Next up, we've got The Voyage of the Dawn Treader, which was always my favorite of the series as a kid. They're getting a new director for that one, so we'll see if the new guy can compare to the sweeping epic shots that Adamson has made this series famous with. Until next time...

Wednesday, May 14, 2008

Indiana Jones Series Review: The Last Crusade

Indiana Jones and The Last Crusade
Director: Steven Spielberg
Starring: Harrison Ford, Denholm Elliot, John Rhys-Davies


Topped only by Raiders of the Lost Ark (in my opinion), Indiana Jones and The Last Crusade is a spectacular return to form for a series that dropped into dangerous waters with a mediocre second attempt. Last Crusade takes all the things we loved about the first Indy film - great supporting characters, biblical artifacts grounded in myths familiar to the public, Nazi villains - and added Sean Connery to the mix as Indy's father, Dr. Henry Jones, Sr.


The storyline for this film might even be slightly better than Raiders - Indy is recruited by Walter Donovan (weak - get Belloq back!) to find Henry Jones, Sr. who was the team leader on the worldwide search for the Holy Grail. Arthurian legend is something that I've always been fond of, so this movie has a special place in my heart because of its MacGuffin. The search for the grail has been something that Indy's father has obsessed over for his entire life, and it takes reconnection with his son to finally accomplish his lifelong goal. Connery's appearance doesn't come until about 45 minutes in, which is fine because we don't really need to see him until that point.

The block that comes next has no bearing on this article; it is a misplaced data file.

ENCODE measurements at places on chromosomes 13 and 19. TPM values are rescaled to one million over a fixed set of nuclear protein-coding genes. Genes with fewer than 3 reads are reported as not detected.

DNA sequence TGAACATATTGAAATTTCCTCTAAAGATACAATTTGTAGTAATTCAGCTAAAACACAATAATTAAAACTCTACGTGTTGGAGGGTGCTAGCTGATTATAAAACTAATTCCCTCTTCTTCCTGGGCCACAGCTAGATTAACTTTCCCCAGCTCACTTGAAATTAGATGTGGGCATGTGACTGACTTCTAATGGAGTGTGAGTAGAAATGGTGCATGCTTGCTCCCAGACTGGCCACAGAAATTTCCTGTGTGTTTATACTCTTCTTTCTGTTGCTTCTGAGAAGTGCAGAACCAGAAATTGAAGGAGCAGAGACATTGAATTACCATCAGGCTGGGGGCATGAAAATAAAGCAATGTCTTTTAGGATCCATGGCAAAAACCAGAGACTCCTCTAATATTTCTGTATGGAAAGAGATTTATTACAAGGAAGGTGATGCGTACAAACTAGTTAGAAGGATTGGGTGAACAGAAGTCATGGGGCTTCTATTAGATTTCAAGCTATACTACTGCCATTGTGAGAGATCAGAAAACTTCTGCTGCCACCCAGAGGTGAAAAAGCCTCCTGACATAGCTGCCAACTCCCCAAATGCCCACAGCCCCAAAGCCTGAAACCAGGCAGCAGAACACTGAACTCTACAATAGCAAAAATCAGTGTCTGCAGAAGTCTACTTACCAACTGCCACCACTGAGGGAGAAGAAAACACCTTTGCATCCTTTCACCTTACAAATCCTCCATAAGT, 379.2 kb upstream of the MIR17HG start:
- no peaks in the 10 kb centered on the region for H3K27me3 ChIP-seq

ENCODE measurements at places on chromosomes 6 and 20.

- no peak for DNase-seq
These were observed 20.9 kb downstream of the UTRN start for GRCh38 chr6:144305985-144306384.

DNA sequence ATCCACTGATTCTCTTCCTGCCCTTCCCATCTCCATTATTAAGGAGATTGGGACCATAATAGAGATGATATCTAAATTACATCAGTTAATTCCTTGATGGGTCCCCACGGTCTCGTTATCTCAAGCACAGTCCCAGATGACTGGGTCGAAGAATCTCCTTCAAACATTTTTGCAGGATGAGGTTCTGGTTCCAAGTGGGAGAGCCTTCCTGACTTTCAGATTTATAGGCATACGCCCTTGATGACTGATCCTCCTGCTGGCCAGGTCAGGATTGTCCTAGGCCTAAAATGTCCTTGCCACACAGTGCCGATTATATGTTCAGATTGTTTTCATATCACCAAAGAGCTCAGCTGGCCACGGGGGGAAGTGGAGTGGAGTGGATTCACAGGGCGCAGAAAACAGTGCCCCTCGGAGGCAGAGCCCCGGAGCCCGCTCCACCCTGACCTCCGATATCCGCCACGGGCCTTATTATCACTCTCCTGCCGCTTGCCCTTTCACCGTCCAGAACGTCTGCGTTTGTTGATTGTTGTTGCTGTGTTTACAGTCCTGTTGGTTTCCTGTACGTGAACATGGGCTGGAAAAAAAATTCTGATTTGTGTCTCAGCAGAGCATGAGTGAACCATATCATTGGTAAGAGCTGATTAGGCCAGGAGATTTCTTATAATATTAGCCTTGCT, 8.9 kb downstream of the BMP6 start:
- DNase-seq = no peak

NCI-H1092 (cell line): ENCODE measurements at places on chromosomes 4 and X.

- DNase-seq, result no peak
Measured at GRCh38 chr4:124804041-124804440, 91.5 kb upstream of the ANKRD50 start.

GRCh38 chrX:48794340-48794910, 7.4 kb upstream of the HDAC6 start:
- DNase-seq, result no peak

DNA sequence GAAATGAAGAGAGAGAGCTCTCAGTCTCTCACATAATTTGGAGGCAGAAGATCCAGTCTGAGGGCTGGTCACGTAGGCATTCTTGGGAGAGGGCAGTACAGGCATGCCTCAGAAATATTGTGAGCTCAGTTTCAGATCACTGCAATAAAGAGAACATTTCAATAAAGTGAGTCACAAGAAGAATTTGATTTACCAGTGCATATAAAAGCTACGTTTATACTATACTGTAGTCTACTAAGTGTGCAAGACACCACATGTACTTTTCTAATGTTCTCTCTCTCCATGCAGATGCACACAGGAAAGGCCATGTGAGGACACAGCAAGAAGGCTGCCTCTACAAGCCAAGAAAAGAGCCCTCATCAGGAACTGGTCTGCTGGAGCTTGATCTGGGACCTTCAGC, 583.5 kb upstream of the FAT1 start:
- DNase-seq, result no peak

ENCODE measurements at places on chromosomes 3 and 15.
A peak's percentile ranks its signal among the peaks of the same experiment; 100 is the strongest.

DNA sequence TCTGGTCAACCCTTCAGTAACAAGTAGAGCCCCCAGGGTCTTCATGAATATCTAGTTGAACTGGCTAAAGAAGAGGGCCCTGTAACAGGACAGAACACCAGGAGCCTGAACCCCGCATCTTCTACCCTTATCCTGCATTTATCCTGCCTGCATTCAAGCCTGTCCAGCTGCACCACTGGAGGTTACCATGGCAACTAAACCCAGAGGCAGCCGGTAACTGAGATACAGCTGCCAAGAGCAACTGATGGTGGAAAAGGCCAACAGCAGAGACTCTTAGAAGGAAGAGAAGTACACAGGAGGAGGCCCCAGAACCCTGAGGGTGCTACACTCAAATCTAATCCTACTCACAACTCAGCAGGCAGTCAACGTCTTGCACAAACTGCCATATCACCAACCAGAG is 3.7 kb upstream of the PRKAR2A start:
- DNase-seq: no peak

Interestingly enough, Spielberg mirrors my own feelings toward Temple of Doom, and he freakin' directed it! In this 1988 article from Premiere magazine, he says "I wasn't happy with the second film at all. It was too dark, too subterranean, and much too horrific. There's not an ounce of my own personal feeling in Temple of Doom." And the reason he made Last Crusade? "To apologize for the second one." If there wasn't any of Spielberg's feeling in TOD, and LC was his return to the tone of Raiders, then let's all hope that pattern doesn't continue. That would mean the upcoming sequel will have Lucas' hands all over it, and not enough of Spielberg to shine through. The rumor is that the supposed alien/Area 51 aspect was all Lucas' idea, so fans can only hope that Spielberg and Harrison Ford had enough power to overturn as many of those decisions as possible.